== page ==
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what do readers look for in a book?



Well, different people seek different things, but there are some issues which are common to most.

What you see below are a few of my thoughts and...

I would invite you to add to it, so that the entire community can benefit from shared expertise.


‘It transported me.’

One term that has cropped up a lot in my reviews is “transport/transported.” It is quite important that your story takes the reader to somewhere they haven’t been before (or even a place they have been to, and love). This can be geographical or fictional. It can be the past, the future, or even another world. It can even be within someone's mind. Reading as a means of escapism has great value, particularly when tackling mental health issues or even just taking a break from daily pressures.



Creating a world that people fall in love with also secures your sequels. Neither does it have to be cerebral. I recently read a book about 19th century northern mill workers, which is something I’m already familiar with, but it did me good to exist in that world for a while.


Understand something better/empathise.

Although books do not need to be educational, it is helpful if you can leave the reader with a better understanding of something, and this could be a theme which develops their empathy. Writing is most successful when you can experiment with someone’s views, particularly if that view is a little prejudiced. My mantra is that we should always write about what we know or have experienced, as readers are quite good at spotting the difference.



If you have a point to make, it is always better putting the reader “in our shoes” rather than ranting about our beliefs.


Feelings

I’m sure you have all watched a movie or read a book that has made you laugh. This is something that is very important to me as a writer. I want readers to be so involved that they react to what is on the page. It is up to you to decide what you want them to feel, but people enjoy literature best when it affects them viscerally.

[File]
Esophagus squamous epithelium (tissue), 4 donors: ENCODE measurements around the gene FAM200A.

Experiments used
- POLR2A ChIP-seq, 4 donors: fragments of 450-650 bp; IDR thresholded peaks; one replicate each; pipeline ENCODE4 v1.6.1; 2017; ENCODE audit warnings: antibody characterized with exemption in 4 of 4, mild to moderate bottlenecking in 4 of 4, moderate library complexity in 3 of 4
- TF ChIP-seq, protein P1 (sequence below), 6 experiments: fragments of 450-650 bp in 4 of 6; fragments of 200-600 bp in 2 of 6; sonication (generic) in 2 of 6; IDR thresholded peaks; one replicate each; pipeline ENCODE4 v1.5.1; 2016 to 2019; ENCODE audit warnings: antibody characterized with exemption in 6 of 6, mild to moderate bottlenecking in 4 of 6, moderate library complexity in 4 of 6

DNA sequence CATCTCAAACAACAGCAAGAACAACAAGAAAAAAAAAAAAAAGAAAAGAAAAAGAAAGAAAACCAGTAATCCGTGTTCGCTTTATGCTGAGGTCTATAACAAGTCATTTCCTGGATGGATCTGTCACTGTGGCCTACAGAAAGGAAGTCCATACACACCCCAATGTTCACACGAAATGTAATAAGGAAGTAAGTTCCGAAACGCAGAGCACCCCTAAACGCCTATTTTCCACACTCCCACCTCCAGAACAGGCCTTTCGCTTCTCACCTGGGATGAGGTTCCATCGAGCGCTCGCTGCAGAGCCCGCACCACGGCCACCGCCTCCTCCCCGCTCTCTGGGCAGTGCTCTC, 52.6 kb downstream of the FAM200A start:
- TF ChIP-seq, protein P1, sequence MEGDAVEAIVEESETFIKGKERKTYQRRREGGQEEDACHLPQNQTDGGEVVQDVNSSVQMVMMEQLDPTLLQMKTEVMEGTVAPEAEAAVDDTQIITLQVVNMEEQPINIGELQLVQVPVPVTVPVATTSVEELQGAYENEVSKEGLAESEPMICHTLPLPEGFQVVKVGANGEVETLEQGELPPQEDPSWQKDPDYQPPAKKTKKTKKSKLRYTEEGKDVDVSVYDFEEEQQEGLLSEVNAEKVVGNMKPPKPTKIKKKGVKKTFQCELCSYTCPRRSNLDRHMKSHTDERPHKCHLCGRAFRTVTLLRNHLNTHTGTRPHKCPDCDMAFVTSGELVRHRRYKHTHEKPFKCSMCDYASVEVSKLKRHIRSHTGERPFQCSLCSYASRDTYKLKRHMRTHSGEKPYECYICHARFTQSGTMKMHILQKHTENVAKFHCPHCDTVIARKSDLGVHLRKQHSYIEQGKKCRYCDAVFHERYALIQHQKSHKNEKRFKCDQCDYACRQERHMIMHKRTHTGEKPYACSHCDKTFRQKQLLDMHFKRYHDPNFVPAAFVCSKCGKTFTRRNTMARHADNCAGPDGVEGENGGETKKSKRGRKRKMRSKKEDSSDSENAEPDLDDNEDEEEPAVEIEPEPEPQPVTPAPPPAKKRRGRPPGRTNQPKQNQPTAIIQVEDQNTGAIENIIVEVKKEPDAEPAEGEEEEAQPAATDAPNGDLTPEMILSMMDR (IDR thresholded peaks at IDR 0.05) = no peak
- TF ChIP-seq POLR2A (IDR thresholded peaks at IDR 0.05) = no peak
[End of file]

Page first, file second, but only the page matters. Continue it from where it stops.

Verisimilitude

Is the story plausible? I feel as though I should issue a disclaimer before starting this section, i.e. this does not mean that your story must exist in the world as we know it.


A novel about ex-members of Parliament setting up a retirement colony on Alpha Centauri may well work (especially if they stay there), as long as the story is told well. But we have all read a novel or watched a movie where we feel as though the whole idea simply does not work and makes little sense. Much of this has to do with “holes.”



Today’s audience is probably more diverse than ever and I don’t mean that in the popular sense, I mean that one reader could be a well-versed detective who can spot clues, locations or characters that don’t add up and there will be another who just wants to enjoy some easy chronological storytelling, because it is what they enjoy.



We all know that you cannot please everyone, but you must ensure that what you are selling is watertight, and writing about what you know usually makes this a lot easier. Lee, myself, and Dave (My proof-reader) have recently discussed the need for diligent record keeping when writing. Why not log a character’s movements throughout a scene or even the entire book?


Entertainment value.